By: Col. Sam Ursini

In early 1964 when I joined the YF-12/SR-71 test force--it was obvious to me that with all the hundreds of intercepts scheduled for the YF-12 against our targets of choice, like the F-106 and F-104 aircraft assigned to the Test Force and a B-57 from Edwards operations---that the program needed a controlling agency. Since I was a former Sage controller, I arranged for Los Angeles sector the southern California Integrated Radar agency, located at Norton AFB, San Bernardino, to set up the intercepts for each sortie. The Seven Sisters radar sites were sites we integrated into the Sage system within the Los Angeles sector and Phoenix sector (located at Luke AFB).

For every intercept sortie, either Gary Heidlebaugh (both former sage controllers) or I would fly to Norton AFB in the blue bird (Cessna 310) to control the intercepts.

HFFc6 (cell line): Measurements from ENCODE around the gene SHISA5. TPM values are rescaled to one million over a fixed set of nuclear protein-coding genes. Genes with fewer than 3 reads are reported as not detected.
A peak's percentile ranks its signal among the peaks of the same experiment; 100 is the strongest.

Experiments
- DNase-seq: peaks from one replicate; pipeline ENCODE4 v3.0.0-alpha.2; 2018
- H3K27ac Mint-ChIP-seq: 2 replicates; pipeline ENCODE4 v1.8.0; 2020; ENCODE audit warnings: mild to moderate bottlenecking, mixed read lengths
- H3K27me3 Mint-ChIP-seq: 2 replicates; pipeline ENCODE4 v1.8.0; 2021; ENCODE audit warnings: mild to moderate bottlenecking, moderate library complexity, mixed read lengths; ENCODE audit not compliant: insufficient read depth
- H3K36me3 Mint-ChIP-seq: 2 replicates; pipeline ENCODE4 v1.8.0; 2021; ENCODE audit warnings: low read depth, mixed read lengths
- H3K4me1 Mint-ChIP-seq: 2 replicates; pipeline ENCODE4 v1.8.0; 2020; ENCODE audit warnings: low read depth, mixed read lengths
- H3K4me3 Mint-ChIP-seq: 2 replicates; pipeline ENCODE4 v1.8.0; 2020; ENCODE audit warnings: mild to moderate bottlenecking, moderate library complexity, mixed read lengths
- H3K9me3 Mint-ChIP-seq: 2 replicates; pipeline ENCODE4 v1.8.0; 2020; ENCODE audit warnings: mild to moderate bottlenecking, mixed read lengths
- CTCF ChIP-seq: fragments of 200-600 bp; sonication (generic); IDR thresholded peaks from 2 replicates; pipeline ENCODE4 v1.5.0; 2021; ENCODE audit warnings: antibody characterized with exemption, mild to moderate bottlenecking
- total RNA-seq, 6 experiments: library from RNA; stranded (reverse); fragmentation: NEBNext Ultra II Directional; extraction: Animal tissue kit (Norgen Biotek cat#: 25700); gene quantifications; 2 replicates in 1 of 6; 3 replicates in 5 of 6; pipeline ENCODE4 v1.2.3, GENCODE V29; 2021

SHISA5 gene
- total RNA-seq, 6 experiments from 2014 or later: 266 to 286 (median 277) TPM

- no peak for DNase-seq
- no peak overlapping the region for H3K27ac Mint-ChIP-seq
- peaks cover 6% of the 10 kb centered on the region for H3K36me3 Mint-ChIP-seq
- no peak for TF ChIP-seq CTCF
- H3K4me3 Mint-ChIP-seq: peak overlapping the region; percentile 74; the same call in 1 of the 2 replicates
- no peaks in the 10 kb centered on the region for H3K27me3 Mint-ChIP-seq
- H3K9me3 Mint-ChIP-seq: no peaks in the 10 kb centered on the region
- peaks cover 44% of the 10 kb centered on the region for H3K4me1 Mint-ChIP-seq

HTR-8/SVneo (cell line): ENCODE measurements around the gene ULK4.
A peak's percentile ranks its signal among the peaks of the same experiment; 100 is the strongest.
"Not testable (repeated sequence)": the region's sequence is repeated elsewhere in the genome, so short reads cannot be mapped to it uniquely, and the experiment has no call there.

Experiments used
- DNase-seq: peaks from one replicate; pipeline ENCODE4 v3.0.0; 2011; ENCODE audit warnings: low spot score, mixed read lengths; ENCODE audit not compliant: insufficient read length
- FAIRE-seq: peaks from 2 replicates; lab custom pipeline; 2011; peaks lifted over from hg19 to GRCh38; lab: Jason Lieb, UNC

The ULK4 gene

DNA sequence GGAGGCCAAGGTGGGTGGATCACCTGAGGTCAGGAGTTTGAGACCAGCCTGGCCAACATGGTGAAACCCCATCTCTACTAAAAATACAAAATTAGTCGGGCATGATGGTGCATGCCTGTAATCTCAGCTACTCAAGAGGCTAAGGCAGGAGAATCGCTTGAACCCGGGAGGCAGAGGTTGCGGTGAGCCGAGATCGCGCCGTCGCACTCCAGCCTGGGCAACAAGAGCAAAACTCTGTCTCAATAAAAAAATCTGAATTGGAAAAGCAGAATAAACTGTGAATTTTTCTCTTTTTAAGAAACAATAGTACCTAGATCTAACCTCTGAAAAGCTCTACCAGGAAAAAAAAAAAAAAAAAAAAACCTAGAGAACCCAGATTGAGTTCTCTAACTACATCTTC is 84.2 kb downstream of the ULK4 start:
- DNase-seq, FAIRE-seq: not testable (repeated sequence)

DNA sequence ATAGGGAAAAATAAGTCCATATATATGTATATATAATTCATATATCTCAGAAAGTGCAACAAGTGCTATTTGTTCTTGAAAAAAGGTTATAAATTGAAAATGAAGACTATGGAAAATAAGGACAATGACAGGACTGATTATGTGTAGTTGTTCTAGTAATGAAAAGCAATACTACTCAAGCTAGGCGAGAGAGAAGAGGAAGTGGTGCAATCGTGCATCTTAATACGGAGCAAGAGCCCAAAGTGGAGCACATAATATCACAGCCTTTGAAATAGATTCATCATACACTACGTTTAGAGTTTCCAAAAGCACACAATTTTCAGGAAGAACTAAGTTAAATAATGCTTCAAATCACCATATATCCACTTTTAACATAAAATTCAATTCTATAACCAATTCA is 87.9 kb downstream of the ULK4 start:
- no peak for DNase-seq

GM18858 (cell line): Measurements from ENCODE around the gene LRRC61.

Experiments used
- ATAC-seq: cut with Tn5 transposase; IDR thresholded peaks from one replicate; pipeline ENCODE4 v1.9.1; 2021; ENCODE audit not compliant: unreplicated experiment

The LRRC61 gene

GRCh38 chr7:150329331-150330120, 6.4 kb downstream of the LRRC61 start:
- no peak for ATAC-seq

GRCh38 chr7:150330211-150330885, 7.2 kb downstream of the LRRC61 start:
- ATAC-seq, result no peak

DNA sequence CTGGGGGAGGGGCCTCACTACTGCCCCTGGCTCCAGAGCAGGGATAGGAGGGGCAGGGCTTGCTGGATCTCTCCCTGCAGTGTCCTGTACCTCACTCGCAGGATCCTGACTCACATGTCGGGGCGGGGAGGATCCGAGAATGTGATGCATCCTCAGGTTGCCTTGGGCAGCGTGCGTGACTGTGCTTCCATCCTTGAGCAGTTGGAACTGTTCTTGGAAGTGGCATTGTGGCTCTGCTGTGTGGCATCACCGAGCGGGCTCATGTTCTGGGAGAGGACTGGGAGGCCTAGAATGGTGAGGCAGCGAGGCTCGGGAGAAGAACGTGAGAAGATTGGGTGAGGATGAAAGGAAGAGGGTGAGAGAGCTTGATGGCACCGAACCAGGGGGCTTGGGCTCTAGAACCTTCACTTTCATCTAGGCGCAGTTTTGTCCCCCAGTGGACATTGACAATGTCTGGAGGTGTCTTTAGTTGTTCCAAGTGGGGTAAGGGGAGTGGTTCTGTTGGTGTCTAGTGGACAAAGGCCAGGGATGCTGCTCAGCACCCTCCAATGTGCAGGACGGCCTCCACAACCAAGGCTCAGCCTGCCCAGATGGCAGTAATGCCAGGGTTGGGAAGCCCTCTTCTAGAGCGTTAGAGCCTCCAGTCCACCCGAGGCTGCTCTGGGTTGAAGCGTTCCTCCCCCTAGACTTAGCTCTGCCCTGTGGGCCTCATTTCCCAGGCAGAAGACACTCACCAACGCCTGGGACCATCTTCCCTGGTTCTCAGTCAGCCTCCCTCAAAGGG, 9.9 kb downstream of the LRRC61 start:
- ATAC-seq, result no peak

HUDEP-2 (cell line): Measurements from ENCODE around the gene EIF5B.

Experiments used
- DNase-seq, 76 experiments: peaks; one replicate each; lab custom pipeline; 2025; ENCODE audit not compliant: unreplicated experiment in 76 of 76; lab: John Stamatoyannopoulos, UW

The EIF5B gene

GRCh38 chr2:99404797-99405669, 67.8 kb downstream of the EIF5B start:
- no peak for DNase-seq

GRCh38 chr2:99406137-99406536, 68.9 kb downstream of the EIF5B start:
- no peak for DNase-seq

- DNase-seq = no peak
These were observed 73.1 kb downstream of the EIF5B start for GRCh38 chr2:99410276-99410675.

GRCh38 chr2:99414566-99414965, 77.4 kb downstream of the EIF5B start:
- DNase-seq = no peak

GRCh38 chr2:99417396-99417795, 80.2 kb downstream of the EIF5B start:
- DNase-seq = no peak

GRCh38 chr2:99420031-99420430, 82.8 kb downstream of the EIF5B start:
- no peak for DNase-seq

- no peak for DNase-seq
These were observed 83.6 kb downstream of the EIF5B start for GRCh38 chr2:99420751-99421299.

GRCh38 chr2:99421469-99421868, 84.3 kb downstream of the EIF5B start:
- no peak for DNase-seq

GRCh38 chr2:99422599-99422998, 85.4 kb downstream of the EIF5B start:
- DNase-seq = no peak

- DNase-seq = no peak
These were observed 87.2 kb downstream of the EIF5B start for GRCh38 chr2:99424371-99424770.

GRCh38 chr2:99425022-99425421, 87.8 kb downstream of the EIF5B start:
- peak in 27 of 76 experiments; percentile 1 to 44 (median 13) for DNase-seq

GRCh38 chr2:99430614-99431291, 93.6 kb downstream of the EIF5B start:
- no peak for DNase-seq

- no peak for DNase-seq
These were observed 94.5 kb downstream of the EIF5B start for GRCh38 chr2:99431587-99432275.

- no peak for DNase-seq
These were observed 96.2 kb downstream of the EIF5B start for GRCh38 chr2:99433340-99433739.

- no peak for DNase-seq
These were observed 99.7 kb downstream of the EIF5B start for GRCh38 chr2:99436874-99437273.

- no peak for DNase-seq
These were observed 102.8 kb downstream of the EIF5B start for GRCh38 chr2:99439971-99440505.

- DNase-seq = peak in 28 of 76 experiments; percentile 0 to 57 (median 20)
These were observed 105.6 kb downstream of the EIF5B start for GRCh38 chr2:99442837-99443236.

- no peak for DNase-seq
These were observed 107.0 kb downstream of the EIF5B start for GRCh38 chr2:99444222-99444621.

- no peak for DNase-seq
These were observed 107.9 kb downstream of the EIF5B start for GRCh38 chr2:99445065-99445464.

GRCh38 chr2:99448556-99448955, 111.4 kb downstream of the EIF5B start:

I cleared into the Tagboard program because of this sage setup that we arranged. The authorities wanted the integrated radars of the sage system to be available to monitor the flight of the A-12 Tagboard missions. This was setup to augment the Seven Sisters radars. We had several meetings at Groom Lake prior to the flights of Tagboard. I really enjoyed all of these setup meetings.

On 1 May 1965, the famous speed and altitude records day---I took a French official to Phoenix Air Defense Sage Sector to monitor the flights of the YF-12. The French required this to provide assurance by integrated radar coverage that the YF-12 that entered the chute for the 15/25 km and altitude records east to west and west to east was the same aircraft. This insured the Air Force not slipping in a second aircraft. The integrated radar system requirement insured coverage of the YF-12 due to the distance and large turn radius required. This enabled the French to say, "Yes the same aircraft that entered the course also exited it."